P&O Ferries face criminal and civil investigations into mass sacking of 800 staff

1 April 2022, 14:47 | Updated: 1 April 2022, 16:42

P&O Ferries face criminal and civil investigations into the sacking of 800 staff
P&O Ferries face criminal and civil investigations into the sacking of 800 staff. Picture: Alamy

By Emma Soteriou

The Insolvency Service has started formal criminal and civil investigations into the decision by P&O Ferries to sack nearly 800 workers, Business Secretary Kwasi Kwarteng has said.

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It comes after the company was widely criticised for making the seafarers redundant without notice on March 17.

The Insolvency Service said: "Following its enquiries, I can confirm that the Insolvency Service has initiated both formal criminal and civil investigations into the circumstances surrounding the recent redundancies made by P&O Ferries.

"We will publish a short statement today confirming the above position and as you will appreciate, whilst these investigations are being progressed. It would not be appropriate for me to make further comment at this time. I will provide a further update in due course."

Read more: Protesters at UK ports call for P&O Ferries boss to quit after sacking 800 staff

Read more: P&O Ferries boss admits firm 'chose' to break the law by sacking 800 workers

Transport Secretary Grant Shapps wrote on Twitter: "The Insolvency Service has reviewed P&O Ferries' actions and placed it under criminal investigation for its actions.

"Peter Hebblethwaite stood before MPs and admitted to breaking the law, and his actions must now be scrutinised."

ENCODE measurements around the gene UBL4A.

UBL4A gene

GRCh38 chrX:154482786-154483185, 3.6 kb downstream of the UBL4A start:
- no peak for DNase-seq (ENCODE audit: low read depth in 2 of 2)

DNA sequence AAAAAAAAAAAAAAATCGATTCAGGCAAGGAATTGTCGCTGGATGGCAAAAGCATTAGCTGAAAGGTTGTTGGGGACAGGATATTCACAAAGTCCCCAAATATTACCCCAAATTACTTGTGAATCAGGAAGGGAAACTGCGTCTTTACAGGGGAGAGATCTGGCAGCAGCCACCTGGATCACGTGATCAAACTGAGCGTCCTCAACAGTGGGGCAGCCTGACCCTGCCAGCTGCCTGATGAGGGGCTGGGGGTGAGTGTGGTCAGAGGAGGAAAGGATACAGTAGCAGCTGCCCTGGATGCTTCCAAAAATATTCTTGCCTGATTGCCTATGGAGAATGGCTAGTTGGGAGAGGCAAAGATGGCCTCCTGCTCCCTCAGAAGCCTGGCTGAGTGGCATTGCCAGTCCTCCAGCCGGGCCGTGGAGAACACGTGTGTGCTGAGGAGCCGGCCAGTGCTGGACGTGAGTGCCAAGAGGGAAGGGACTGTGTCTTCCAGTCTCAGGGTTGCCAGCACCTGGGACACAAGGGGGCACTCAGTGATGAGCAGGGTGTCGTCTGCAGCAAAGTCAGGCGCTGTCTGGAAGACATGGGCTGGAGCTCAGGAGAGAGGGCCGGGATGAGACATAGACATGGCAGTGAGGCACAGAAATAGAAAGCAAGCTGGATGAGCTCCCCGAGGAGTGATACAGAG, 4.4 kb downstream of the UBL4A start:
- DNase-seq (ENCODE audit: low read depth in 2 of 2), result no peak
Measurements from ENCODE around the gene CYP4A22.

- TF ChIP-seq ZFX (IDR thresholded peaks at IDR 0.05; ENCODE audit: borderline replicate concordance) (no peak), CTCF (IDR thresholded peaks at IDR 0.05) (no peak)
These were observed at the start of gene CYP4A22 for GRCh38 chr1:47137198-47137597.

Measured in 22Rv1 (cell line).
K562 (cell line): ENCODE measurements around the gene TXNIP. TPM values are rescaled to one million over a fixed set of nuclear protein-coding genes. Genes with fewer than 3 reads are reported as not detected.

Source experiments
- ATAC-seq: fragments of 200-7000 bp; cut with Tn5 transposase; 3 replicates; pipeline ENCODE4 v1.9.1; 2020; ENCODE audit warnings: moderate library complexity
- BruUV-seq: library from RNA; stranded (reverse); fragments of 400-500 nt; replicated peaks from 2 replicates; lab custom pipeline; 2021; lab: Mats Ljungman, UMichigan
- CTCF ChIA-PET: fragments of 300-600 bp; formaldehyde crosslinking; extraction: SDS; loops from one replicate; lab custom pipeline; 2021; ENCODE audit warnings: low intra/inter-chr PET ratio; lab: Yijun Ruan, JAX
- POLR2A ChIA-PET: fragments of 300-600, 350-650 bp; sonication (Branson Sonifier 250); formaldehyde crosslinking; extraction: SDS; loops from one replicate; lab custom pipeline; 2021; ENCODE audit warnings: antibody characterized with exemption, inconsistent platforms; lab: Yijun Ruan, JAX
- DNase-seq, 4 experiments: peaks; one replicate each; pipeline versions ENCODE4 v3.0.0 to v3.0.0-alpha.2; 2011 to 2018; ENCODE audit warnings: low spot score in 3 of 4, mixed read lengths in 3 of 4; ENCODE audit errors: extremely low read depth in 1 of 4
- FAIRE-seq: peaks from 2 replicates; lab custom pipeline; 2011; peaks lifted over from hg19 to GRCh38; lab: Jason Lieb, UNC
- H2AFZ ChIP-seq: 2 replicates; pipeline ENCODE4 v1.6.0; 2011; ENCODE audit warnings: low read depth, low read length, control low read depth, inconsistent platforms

P&O Ferries sackings could constitute a criminal offence with an unlimited fine

P&O Ferries chief executive Peter Hebblethwaite previously admitted during a joint hearing of the Commons' business and transport committees that his company broke the law by not consulting with trade unions before sacking workers.

On Wednesday, Transport Secretary Grant Shapps unveiled a package of measures in response to the sackings.

They included plans to create "minimum wage corridors" on ferry routes between the UK and other countries.

He also urged UK ports to refuse access to boats carrying seafarers paid below the minimum wage, and asked the Insolvency Service to consider disqualifying Mr Hebblethwaite from acting as a company director.

It came after Mr Hebblethwaite revealed the average hourly pay of P&O Ferries' new crew is £5.50 per hour.

That is below the UK's minimum wage but Mr Hebblethwaite said this is permitted under international maritime laws.

Mr Shapps said: "I welcome the Insolvency Service's decision to put P&O Ferries under criminal investigation.

"I have called for the P&O chief executive to step down after he shamelessly told Parliament he had knowingly broken the law, and it is right the company is held to account for its actions.

"The nine-point plan I announced this week will strengthen seafarers' employment rights, and my department will fully co-operate with the review to ensure maritime workers are protected from anything like this happening again."

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